Hey everyone! We arrived in Kodiak in good order, but the computer here was only working on and off, so I have not updated in awhile.

Let’s see: starting with the ferry. We boarded the ferry in Homer, AK, at 10:30 pm…in broad daylight. It was large, able to fit 148 cars. Government paid for us to have a mini-hotel room, too, so after we watched the ferry take off, we went in to our beds and slept the trip away. Two others watched the proceedings, too: 2 bald eagles just sitting on light posts peering down condescendingly at us. At midnight, it was still light out. It was also possible just to sit in a chair, or put out a sleeping bag on the deck and sleep in the stars. We had a decent breakfast onboard, too…a tad expensive, but it was on a boat.

After breakfast, having arrived in Kodiak, we climbed up and under and between all the cars and boats on the car deck and waited in our car, watching a video on Leah’s portable DVD. (First on, last off…they can only move two cars at a time. You drive up on large a circular pedestal, which spins the two cars around to line them up with the upper deck, then you drive off. Very fun!)

We were greeted by Rich’s commander, who is a very sharp, and kind, man. He waited 3 hours for us: the boat arrived late, then we were the last off, of course. He escorted us to the guest house, and there was a very nice gift awaiting us from the legal team here. It’s a simple room with a roll-away for Leah, and a full kitchen on every floor.

We spent the day getting a temporary Alaska license plate and driving around looking for houses on sale. Most of them had already sold, so we called a real estate agent the next day, and spent time that day driving around looking at the houses she had given us. But that was only after we did the important things…Rich and Leah took a chartered halibut fishing boat and caught 40 pounds of halibut in the Pacific. Very cool.

The next day, the real estate agent took us around at the houses we had selected from our curbside inspection, and we made a bid on one. We’re still in negotiations, but should be set in the next day or two.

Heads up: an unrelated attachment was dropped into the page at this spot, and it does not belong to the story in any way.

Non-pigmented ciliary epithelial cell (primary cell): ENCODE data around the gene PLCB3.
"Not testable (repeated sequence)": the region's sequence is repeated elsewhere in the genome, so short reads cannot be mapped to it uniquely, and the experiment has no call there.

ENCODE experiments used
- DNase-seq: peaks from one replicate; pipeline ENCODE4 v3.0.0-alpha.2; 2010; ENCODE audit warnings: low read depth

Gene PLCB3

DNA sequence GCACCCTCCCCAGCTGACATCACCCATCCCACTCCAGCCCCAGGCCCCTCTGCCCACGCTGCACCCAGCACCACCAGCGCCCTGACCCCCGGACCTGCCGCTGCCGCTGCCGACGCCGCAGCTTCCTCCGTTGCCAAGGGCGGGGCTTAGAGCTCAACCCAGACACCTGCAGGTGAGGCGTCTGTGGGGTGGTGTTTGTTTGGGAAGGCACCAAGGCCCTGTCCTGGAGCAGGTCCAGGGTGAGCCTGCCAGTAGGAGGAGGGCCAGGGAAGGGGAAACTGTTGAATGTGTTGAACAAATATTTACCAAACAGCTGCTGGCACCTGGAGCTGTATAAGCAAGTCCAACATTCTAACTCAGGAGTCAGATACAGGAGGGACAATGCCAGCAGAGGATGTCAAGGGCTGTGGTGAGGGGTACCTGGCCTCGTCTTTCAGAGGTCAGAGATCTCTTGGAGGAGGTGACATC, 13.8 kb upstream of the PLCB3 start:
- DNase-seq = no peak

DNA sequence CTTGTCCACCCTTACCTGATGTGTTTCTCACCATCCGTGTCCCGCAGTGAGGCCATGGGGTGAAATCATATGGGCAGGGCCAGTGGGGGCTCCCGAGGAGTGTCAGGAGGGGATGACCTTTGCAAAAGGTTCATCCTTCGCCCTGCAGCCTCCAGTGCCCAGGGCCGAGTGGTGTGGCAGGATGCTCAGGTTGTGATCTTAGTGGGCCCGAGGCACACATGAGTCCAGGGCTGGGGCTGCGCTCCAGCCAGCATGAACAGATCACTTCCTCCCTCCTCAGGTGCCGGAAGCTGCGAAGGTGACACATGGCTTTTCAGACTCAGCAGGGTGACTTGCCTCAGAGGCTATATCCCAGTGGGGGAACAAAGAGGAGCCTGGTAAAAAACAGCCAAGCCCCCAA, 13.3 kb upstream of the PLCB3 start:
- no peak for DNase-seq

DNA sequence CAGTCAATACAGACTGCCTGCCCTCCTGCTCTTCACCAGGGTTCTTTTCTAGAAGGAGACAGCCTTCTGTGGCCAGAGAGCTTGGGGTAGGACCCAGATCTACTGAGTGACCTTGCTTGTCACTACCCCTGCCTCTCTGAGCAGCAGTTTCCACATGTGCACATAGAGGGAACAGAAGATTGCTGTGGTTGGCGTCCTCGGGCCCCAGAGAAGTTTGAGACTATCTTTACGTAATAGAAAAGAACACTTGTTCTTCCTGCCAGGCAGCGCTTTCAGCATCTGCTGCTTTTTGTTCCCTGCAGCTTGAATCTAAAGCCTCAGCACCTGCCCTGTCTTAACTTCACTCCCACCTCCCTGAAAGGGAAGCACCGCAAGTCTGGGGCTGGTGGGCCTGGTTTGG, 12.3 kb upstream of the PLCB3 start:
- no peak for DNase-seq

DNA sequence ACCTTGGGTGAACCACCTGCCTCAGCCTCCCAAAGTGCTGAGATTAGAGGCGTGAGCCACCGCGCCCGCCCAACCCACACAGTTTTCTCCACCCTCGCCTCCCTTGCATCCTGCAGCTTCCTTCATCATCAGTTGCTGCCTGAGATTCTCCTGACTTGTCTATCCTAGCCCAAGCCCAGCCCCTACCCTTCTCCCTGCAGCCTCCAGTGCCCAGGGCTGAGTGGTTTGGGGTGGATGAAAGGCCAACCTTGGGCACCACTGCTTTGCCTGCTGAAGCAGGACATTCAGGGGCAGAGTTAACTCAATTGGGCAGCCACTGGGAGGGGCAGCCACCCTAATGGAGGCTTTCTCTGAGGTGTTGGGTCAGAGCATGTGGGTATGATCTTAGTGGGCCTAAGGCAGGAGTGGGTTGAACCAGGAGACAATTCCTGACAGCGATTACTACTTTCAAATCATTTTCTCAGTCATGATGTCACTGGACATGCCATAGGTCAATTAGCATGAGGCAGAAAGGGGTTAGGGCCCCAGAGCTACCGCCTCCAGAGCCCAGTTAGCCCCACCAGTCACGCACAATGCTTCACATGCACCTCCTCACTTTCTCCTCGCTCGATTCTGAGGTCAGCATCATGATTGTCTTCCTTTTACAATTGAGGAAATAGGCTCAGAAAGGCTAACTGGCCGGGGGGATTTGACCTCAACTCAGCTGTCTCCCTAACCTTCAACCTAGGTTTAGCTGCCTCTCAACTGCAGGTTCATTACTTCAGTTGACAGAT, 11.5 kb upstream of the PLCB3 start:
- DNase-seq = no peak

It’s a very cute split-level house with three bedrooms, one bath, a 1/2 bath in the garage, and a HUGE “crawl space”. We may use it for our library of books, it’s that huge, and it’s heated. The current owners have a model train in that space. The only quirk is that the washer and dryer are up on this little ledge. We’ll have to extend the ledge so I don’t fall over backwards getting laundry out. Every house has some cute little quirk like that. Its back deck has a massive amount of salmonberry buses underneath it. We’ll enjoy that!

Salmonberries are very good…if you get the ripe ones. They’re ok if you get the pink ones, and bitter, bitter, bitter, if you wait too impatiently and pick too early.

The ocean and the mountains. I never dreamed I’d have both, but God is infinitely generous. The mist is down around the mountains in the morning, and gradually crawls off through the day. Some of the mountains are snow covered, and some are carpeted in the most luxurious-looking grass.

We found Frontier Southern Baptist Church, which was bragging last week of having 22 kids in VBS. They have around 9 in their youth. The pastor is bi-vocational, and has an obvious love for his congregation. There was a mission team up here from Texas running the VBS, as well as doing some basketball clinics and evangelizing along the canneries and docks.

Wednesday, they had a churchwide supper. I’ve never been to a church supper where the only meat available was wild-caught. There was fried halibut, fried salmon, and venison chili. Tasty, indeed! Then the kids went out and gorged themselves on the salmonberry bushes behind the church.

They like their salmonberries here, but someone has to be a VERY good friend to let you know where to they go to pick wild blueberries. 😉

The Texas missionaries took over the Sunday services, so we’ll have to attend this Sunday to see how things normally are, but if his choice of people to take the pulpit is any indication, we’re in for some very Biblical teaching.

However, no one, not even the pastor, wears ties, and you’re lucky to see anyone not in jeans. This is island living, for sure.

Leah has her first violin lesson today, and is looking forward to having her hip heal up so she can run track. They are also very much into their track here, which is a good thing for our girl.

Magpies are everywhere on the island.

We love y’all, and miss y’all, as usual. We’ll post pictures whenever we are in a position to get our own PC set up. It’s still on the way from Tacoma.